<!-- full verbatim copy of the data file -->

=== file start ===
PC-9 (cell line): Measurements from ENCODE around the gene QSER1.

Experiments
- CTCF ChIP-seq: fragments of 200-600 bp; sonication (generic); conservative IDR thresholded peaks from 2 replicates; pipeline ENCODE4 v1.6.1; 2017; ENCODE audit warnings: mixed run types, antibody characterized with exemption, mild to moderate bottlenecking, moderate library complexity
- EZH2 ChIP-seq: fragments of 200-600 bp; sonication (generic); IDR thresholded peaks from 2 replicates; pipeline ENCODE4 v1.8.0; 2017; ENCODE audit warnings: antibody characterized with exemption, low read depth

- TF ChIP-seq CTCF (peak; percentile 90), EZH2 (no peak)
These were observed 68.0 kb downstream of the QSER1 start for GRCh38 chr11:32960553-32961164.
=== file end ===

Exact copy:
PC-9 (cell line): Measurements from ENCODE around the gene QSER1.

Experiments
- CTCF ChIP-seq: fragments of 200-600 bp; sonication (generic); conservative IDR thresholded peaks from 2 replicates; pipeline ENCODE4 v1.6.1; 2017; ENCODE audit warnings: mixed run types, antibody characterized with exemption, mild to moderate bottlenecking, moderate library complexity
- EZH2 ChIP-seq: fragments of 200-600 bp; sonication (generic); IDR thresholded peaks from 2 replicates; pipeline ENCODE4 v1.8.0; 2017; ENCODE audit warnings: antibody characterized with exemption, low read depth

- TF ChIP-seq CTCF (peak; percentile 90), EZH2 (no peak)
These were observed 68.0 kb downstream of the QSER1 start for GRCh38 chr11:32960553-32961164.